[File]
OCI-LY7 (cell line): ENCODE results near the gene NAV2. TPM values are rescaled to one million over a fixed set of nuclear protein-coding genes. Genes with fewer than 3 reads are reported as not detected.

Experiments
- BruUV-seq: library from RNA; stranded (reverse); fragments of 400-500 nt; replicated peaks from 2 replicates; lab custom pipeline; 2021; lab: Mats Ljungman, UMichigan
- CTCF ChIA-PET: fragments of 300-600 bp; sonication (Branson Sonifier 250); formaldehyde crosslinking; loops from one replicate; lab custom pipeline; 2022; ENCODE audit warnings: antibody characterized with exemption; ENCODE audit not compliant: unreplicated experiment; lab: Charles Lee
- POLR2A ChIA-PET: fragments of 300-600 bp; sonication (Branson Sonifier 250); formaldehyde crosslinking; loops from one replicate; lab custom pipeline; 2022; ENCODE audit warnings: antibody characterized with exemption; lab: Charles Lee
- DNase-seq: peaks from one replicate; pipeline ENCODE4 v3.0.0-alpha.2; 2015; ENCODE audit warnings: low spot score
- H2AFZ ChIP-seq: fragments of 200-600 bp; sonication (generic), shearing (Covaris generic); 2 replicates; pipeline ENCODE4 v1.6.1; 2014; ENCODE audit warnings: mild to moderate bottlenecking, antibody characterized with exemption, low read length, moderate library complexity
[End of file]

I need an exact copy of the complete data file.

OCI-LY7 (cell line): ENCODE results near the gene NAV2. TPM values are rescaled to one million over a fixed set of nuclear protein-coding genes. Genes with fewer than 3 reads are reported as not detected.

Experiments
- BruUV-seq: library from RNA; stranded (reverse); fragments of 400-500 nt; replicated peaks from 2 replicates; lab custom pipeline; 2021; lab: Mats Ljungman, UMichigan
- CTCF ChIA-PET: fragments of 300-600 bp; sonication (Branson Sonifier 250); formaldehyde crosslinking; loops from one replicate; lab custom pipeline; 2022; ENCODE audit warnings: antibody characterized with exemption; ENCODE audit not compliant: unreplicated experiment; lab: Charles Lee
- POLR2A ChIA-PET: fragments of 300-600 bp; sonication (Branson Sonifier 250); formaldehyde crosslinking; loops from one replicate; lab custom pipeline; 2022; ENCODE audit warnings: antibody characterized with exemption; lab: Charles Lee
- DNase-seq: peaks from one replicate; pipeline ENCODE4 v3.0.0-alpha.2; 2015; ENCODE audit warnings: low spot score
- H2AFZ ChIP-seq: fragments of 200-600 bp; sonication (generic), shearing (Covaris generic); 2 replicates; pipeline ENCODE4 v1.6.1; 2014; ENCODE audit warnings: mild to moderate bottlenecking, antibody characterized with exemption, low read length, moderate library complexity